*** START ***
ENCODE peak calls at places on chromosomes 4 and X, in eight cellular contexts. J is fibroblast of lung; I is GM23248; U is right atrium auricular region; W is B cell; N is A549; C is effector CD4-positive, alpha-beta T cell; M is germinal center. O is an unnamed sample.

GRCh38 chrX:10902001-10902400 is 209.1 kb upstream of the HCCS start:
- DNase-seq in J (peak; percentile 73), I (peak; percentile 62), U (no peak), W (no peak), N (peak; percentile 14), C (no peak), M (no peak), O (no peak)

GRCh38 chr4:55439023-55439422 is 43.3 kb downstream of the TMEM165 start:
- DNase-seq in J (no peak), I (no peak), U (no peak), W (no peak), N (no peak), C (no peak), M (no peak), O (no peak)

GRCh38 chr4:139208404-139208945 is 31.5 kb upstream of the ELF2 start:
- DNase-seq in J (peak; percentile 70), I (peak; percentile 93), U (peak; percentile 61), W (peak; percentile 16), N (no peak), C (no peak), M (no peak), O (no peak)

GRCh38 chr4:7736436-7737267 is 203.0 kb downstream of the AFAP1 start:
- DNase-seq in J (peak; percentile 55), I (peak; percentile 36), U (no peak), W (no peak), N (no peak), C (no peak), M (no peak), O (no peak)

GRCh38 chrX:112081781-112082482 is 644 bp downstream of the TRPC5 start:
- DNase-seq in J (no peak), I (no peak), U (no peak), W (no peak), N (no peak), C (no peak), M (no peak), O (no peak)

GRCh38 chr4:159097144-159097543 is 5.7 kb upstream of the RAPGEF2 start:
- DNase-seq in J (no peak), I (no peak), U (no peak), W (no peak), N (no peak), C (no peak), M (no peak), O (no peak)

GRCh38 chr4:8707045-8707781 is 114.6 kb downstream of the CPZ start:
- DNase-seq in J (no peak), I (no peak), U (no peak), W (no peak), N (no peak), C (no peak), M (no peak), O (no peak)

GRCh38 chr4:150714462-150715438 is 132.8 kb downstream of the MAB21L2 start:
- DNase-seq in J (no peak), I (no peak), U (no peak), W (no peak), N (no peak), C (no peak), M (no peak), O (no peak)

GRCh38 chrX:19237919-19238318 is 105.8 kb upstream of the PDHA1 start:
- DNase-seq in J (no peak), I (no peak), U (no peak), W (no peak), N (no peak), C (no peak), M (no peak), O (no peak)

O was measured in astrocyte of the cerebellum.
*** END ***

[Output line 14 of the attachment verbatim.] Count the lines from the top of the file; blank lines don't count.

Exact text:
GRCh38 chr4:8707045-8707781 is 114.6 kb downstream of the CPZ start: